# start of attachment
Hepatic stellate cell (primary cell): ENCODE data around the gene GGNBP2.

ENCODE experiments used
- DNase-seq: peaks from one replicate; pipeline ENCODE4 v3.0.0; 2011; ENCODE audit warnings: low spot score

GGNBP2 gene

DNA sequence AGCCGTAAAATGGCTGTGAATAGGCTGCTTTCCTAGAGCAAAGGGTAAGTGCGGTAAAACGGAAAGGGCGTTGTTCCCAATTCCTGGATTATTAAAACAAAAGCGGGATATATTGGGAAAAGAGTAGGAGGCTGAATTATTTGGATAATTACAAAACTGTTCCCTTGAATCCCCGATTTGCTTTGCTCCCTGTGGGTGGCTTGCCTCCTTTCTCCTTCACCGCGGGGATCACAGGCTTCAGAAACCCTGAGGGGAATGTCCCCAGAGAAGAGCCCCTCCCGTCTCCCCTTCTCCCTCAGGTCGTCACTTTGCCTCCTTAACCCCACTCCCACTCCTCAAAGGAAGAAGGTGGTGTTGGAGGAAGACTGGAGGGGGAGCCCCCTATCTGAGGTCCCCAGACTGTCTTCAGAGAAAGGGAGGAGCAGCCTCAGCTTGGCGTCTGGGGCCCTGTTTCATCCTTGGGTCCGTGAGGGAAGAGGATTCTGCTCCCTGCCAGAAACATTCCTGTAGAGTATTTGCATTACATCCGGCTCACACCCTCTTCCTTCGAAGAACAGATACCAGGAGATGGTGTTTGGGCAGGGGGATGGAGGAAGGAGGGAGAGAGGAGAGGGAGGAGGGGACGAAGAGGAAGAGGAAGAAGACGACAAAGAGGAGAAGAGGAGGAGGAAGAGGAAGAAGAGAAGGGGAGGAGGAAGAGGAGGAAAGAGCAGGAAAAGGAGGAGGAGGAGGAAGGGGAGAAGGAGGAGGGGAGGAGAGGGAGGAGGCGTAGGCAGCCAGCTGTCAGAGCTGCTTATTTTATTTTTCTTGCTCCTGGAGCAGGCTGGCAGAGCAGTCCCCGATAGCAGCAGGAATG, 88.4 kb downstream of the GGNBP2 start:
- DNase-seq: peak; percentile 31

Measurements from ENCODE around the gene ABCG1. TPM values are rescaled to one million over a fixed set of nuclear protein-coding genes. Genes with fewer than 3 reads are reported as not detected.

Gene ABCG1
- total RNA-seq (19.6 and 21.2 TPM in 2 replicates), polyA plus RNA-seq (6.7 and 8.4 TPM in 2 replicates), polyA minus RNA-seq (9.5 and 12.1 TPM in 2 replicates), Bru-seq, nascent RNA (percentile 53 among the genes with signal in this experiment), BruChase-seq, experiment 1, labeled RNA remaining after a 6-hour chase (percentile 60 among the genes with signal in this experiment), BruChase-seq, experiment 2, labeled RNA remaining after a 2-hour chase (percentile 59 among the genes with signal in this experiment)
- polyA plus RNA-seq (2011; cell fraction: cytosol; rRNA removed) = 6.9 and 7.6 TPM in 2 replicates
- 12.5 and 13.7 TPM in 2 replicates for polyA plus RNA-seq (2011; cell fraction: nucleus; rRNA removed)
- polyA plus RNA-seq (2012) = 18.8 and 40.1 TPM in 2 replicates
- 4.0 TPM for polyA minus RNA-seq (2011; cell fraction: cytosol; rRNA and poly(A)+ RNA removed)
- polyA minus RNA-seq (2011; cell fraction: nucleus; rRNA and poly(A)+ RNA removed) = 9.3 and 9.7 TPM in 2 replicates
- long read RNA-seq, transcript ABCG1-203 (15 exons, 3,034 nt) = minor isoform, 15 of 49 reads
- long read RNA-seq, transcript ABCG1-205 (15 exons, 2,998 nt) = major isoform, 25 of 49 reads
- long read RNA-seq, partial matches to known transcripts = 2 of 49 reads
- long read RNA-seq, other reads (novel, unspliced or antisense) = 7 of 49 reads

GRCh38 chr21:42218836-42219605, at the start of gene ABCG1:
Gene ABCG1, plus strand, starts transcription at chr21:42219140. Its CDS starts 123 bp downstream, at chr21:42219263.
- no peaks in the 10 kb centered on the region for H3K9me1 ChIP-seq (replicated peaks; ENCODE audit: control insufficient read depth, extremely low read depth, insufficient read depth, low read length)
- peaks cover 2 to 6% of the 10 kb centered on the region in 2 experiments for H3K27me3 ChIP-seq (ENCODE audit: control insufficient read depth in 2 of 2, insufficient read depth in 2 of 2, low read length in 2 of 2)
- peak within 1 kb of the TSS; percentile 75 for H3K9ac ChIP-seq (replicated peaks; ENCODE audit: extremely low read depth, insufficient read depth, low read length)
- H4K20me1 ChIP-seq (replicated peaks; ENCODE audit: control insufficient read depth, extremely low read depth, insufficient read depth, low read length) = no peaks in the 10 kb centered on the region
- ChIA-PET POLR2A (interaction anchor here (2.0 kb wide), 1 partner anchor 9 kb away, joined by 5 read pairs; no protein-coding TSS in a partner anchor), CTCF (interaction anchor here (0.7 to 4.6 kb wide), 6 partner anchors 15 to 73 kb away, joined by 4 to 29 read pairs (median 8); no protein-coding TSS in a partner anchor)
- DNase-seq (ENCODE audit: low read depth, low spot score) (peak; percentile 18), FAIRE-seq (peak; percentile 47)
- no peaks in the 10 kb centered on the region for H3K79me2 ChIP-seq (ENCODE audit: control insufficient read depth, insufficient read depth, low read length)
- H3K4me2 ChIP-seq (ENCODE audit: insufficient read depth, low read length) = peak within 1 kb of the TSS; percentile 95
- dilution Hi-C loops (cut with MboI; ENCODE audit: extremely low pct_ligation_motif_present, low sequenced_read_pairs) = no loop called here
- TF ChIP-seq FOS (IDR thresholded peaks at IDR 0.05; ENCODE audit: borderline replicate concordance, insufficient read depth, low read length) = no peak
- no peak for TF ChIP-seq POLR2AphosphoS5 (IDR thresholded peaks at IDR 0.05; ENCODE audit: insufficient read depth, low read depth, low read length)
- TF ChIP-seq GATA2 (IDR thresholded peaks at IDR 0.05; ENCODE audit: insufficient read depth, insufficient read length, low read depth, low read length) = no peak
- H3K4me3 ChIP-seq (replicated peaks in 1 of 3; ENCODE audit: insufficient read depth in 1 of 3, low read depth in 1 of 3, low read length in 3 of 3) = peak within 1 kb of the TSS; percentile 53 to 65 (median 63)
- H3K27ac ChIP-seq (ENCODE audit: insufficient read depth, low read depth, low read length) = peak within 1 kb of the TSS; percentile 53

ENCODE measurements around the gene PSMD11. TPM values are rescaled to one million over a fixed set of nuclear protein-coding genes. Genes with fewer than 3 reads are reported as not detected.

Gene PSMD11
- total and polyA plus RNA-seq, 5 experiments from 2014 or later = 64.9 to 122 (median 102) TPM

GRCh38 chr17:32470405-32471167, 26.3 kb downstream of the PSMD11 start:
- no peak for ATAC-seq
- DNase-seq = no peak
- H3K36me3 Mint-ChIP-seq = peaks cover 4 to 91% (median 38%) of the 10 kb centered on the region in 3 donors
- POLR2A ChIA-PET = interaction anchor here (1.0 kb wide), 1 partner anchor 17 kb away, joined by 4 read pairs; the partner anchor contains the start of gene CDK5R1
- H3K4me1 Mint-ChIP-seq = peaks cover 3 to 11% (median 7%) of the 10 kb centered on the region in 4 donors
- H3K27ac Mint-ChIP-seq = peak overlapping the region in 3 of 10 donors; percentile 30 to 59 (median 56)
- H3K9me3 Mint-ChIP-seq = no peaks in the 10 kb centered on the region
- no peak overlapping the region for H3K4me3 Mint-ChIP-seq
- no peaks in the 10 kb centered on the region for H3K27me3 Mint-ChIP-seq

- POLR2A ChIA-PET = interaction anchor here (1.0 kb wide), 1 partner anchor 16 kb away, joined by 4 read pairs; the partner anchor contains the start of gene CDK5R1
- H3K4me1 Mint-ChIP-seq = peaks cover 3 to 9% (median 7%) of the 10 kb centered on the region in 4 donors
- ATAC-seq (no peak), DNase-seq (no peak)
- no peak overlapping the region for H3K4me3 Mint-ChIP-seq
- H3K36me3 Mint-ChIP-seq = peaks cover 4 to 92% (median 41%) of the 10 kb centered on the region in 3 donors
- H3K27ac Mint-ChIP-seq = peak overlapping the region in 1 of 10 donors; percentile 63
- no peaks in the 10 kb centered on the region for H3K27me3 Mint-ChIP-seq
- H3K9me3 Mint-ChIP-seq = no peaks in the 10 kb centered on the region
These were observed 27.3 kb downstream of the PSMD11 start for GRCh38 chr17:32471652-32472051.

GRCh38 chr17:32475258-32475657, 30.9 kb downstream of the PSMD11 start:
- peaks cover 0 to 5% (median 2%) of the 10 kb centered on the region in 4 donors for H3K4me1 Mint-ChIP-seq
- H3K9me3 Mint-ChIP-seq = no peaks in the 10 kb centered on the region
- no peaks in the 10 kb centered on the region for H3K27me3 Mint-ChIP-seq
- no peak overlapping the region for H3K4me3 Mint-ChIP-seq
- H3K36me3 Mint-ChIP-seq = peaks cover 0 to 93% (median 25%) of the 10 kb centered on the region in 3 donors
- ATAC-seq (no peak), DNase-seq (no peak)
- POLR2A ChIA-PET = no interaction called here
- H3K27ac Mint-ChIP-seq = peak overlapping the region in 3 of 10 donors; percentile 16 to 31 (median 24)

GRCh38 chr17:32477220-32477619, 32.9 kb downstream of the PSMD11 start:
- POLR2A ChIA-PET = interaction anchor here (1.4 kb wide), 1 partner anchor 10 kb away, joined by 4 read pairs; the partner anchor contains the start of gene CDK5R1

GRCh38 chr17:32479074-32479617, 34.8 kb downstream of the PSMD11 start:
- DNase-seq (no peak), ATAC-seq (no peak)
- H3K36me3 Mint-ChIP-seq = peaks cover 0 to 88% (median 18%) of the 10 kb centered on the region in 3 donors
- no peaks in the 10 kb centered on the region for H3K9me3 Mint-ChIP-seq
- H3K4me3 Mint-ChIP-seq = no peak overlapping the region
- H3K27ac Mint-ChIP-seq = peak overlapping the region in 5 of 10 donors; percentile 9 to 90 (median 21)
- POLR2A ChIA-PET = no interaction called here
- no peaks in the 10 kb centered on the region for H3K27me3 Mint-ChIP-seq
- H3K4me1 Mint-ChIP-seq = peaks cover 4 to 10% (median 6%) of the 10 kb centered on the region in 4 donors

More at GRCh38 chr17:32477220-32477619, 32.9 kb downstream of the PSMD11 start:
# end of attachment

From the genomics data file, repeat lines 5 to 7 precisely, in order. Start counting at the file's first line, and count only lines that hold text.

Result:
DNA sequence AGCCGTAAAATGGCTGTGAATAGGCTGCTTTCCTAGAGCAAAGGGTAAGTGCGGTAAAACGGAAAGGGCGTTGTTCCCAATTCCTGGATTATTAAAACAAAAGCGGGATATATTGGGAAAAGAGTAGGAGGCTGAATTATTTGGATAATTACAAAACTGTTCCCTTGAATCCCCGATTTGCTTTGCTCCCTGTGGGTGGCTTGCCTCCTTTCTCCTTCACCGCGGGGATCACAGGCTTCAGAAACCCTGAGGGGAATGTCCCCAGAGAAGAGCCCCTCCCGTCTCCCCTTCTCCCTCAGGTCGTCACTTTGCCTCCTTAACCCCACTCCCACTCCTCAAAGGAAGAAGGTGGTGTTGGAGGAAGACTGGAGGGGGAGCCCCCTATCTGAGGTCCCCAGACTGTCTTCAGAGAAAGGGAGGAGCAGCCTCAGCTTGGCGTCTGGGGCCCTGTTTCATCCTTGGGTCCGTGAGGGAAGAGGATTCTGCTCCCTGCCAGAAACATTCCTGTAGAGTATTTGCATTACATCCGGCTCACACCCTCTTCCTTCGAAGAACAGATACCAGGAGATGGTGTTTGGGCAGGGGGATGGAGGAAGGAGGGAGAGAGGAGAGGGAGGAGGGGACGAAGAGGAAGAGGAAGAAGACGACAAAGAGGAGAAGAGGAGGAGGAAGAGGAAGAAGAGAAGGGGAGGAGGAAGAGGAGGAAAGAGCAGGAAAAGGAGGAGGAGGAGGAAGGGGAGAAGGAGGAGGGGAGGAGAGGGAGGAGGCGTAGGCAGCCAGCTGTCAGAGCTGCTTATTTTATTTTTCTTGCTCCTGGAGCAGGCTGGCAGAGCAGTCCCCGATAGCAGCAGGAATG, 88.4 kb downstream of the GGNBP2 start:
- DNase-seq: peak; percentile 31

Measurements from ENCODE around the gene ABCG1. TPM values are rescaled to one million over a fixed set of nuclear protein-coding genes. Genes with fewer than 3 reads are reported as not detected.